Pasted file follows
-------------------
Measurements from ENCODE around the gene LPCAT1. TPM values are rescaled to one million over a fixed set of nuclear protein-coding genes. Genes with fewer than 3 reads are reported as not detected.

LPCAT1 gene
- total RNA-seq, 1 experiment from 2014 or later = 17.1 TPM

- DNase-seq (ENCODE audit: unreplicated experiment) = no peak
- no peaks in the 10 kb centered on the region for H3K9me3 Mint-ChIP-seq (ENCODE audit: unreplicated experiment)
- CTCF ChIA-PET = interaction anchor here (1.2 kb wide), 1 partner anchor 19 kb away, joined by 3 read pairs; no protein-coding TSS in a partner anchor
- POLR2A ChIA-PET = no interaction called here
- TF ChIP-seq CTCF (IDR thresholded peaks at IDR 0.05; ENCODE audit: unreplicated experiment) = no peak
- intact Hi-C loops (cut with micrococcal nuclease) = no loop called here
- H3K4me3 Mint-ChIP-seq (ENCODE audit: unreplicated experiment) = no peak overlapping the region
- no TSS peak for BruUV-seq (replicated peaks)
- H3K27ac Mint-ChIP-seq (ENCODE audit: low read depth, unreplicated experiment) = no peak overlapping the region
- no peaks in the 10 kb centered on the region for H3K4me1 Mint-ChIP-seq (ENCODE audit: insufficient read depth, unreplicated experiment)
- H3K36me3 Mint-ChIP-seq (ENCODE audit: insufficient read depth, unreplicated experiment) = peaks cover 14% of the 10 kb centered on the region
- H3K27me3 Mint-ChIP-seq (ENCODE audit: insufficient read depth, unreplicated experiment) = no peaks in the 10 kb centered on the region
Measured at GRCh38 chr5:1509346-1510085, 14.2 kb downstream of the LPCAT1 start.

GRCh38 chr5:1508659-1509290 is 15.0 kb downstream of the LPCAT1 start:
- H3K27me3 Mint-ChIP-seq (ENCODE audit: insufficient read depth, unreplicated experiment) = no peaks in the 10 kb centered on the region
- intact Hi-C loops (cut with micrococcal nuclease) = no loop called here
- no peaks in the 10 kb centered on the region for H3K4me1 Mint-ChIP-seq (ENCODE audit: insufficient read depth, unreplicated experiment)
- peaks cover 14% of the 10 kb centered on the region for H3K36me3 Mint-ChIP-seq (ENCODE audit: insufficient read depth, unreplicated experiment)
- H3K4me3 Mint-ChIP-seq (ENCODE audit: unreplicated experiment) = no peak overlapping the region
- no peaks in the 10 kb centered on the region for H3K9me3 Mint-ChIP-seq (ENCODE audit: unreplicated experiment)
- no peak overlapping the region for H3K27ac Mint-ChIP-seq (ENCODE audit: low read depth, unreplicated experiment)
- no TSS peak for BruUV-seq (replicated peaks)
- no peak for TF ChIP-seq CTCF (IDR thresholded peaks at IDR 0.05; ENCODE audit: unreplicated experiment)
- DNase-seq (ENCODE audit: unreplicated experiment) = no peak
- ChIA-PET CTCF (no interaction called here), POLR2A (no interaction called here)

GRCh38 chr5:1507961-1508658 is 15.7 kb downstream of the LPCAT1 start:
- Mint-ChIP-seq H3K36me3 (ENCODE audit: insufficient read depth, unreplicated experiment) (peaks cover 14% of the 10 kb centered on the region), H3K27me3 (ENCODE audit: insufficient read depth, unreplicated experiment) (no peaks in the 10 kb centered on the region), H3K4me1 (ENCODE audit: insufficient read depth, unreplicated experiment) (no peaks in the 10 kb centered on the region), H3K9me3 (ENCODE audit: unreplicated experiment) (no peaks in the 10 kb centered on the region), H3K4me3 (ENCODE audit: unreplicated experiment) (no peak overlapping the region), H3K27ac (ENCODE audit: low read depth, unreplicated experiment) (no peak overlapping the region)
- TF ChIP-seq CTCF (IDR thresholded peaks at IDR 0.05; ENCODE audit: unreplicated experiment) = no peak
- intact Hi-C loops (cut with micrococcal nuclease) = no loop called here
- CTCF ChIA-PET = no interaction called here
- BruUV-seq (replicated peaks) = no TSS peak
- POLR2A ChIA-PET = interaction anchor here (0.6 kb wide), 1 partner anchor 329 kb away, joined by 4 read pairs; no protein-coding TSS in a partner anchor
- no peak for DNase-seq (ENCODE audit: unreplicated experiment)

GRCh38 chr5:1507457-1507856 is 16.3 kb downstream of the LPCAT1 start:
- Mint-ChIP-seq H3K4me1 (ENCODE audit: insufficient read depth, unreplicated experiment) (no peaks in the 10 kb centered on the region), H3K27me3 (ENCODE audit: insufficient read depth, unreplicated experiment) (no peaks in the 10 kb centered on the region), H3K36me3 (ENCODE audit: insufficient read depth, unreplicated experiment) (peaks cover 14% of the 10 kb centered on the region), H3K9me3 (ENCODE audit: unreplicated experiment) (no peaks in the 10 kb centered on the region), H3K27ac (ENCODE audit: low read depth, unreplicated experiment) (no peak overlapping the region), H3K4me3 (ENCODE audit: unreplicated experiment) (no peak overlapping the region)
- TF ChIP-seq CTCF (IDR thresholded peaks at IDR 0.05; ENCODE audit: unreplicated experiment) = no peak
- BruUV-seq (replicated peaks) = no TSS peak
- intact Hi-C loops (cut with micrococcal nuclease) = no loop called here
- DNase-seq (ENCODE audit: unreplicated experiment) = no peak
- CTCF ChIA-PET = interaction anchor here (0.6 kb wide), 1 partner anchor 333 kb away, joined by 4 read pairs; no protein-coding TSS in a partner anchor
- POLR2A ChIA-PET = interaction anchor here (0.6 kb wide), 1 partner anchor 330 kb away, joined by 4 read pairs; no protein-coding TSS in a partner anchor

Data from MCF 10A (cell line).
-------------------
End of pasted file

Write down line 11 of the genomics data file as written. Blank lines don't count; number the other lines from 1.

- no TSS peak for BruUV-seq (replicated peaks)